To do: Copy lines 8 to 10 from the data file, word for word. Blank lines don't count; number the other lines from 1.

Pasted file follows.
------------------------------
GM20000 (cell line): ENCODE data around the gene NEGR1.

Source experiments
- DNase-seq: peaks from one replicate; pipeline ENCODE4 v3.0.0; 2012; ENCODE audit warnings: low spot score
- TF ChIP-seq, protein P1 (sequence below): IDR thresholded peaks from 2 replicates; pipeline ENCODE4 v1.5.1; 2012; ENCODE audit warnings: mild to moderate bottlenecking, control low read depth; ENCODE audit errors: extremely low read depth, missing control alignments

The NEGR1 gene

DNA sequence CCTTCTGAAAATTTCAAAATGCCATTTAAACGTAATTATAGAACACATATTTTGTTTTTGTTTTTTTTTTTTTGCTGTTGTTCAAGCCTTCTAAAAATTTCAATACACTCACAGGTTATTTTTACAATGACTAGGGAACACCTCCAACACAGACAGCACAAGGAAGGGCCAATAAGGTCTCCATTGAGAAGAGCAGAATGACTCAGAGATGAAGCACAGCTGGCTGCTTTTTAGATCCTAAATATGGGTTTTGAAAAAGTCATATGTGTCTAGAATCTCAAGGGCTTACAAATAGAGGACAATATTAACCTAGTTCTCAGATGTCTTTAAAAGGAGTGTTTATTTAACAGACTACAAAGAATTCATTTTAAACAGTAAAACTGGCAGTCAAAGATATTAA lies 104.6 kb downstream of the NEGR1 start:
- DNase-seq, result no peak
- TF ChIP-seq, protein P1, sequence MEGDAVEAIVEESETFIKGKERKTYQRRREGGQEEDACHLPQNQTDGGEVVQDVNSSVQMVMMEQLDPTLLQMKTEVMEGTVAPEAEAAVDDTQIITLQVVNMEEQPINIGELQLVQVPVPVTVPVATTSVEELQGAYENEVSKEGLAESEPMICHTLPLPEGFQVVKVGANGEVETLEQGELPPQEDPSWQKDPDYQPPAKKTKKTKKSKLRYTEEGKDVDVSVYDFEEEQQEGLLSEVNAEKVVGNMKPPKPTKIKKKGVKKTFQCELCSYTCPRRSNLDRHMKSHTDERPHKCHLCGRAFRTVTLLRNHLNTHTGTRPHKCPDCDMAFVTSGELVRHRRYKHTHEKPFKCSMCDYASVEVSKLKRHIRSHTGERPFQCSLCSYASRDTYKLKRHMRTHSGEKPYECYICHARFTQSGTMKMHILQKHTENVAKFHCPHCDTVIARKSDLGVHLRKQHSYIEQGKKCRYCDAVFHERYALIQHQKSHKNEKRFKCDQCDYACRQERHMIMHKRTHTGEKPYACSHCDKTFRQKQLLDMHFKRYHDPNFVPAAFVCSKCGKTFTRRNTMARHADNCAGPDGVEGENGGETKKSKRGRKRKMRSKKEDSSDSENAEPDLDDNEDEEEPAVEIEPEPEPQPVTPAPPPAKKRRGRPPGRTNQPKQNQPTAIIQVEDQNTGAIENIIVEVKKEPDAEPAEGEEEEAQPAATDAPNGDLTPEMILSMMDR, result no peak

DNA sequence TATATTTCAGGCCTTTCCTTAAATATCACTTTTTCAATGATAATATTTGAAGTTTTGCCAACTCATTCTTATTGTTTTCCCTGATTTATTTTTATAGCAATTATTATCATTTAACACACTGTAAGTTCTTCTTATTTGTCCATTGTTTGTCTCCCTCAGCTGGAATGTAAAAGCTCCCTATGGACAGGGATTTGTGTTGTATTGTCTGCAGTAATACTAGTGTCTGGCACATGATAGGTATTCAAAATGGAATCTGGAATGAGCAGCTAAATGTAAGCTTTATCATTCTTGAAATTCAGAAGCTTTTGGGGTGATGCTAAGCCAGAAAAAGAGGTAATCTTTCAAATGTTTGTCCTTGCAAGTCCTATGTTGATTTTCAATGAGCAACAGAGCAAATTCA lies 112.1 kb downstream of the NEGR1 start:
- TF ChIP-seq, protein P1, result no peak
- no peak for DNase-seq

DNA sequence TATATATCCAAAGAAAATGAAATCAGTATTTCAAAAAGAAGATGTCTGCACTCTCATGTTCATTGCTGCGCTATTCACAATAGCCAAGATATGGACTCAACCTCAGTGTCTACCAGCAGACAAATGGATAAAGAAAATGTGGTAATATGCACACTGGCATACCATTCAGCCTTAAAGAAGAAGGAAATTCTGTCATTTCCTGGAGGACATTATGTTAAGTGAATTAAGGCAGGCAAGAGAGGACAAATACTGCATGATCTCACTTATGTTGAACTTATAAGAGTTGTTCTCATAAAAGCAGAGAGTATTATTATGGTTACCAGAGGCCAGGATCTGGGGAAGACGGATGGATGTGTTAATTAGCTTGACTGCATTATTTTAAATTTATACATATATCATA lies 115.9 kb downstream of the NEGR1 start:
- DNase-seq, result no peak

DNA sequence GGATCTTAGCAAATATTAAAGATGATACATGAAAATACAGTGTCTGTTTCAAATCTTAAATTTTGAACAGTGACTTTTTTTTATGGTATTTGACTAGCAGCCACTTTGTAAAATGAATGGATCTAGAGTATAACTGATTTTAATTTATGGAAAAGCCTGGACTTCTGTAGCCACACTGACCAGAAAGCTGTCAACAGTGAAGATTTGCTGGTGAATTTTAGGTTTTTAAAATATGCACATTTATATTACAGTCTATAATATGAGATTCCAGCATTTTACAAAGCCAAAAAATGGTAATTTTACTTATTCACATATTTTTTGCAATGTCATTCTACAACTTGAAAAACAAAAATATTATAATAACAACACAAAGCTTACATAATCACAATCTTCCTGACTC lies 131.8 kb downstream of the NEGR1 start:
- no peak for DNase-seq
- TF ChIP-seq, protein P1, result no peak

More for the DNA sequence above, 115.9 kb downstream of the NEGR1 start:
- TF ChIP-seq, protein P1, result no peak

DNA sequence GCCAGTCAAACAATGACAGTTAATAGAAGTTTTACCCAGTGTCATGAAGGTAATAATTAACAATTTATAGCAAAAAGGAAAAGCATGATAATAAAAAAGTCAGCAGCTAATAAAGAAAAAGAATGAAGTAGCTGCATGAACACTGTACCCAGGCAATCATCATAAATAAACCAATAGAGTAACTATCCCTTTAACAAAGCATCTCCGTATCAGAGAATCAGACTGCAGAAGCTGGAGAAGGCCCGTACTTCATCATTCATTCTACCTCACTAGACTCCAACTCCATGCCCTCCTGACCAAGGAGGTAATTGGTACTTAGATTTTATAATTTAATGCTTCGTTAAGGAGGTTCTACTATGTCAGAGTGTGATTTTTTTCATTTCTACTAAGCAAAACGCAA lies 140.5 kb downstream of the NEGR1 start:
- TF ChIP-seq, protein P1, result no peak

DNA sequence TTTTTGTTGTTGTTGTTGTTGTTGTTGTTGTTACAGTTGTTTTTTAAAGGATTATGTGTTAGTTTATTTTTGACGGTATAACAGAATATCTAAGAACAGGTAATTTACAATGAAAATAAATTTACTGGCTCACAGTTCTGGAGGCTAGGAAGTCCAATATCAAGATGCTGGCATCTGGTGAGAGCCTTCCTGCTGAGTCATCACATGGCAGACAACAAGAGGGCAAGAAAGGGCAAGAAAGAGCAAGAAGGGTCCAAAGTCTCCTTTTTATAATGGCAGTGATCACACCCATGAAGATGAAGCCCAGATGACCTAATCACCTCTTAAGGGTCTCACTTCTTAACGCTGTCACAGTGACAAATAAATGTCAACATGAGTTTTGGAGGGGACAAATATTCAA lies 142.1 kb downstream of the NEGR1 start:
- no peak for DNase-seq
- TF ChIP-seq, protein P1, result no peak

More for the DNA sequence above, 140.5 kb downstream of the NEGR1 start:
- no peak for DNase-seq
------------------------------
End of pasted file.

- TF ChIP-seq, protein P1, sequence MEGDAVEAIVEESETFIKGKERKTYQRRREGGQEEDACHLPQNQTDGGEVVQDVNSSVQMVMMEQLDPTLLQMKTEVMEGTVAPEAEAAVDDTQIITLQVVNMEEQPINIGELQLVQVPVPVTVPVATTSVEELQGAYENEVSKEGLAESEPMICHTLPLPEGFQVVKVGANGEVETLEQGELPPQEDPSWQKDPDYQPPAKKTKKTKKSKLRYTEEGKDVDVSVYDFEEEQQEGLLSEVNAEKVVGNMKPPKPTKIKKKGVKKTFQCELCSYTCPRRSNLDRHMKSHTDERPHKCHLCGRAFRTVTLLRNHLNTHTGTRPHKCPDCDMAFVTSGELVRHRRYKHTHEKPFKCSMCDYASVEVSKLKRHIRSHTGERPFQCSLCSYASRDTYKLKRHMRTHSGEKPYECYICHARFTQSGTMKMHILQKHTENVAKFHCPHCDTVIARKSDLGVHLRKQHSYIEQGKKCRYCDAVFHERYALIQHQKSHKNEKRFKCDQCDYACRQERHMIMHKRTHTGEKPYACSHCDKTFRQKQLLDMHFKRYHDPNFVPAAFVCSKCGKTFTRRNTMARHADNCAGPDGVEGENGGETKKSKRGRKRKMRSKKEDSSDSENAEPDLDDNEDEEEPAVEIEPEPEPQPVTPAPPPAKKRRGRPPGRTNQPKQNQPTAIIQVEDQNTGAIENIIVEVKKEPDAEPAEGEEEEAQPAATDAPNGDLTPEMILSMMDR, result no peak

DNA sequence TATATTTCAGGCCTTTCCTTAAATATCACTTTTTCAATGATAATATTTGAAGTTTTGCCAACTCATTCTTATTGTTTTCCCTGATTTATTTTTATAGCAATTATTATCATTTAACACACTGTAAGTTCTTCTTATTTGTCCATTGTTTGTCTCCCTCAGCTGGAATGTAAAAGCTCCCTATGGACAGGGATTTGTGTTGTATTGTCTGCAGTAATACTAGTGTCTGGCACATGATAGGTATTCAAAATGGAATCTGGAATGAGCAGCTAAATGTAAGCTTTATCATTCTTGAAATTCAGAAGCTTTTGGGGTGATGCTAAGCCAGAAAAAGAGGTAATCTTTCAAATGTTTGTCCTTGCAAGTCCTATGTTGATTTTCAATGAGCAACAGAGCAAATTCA lies 112.1 kb downstream of the NEGR1 start:
- TF ChIP-seq, protein P1, result no peak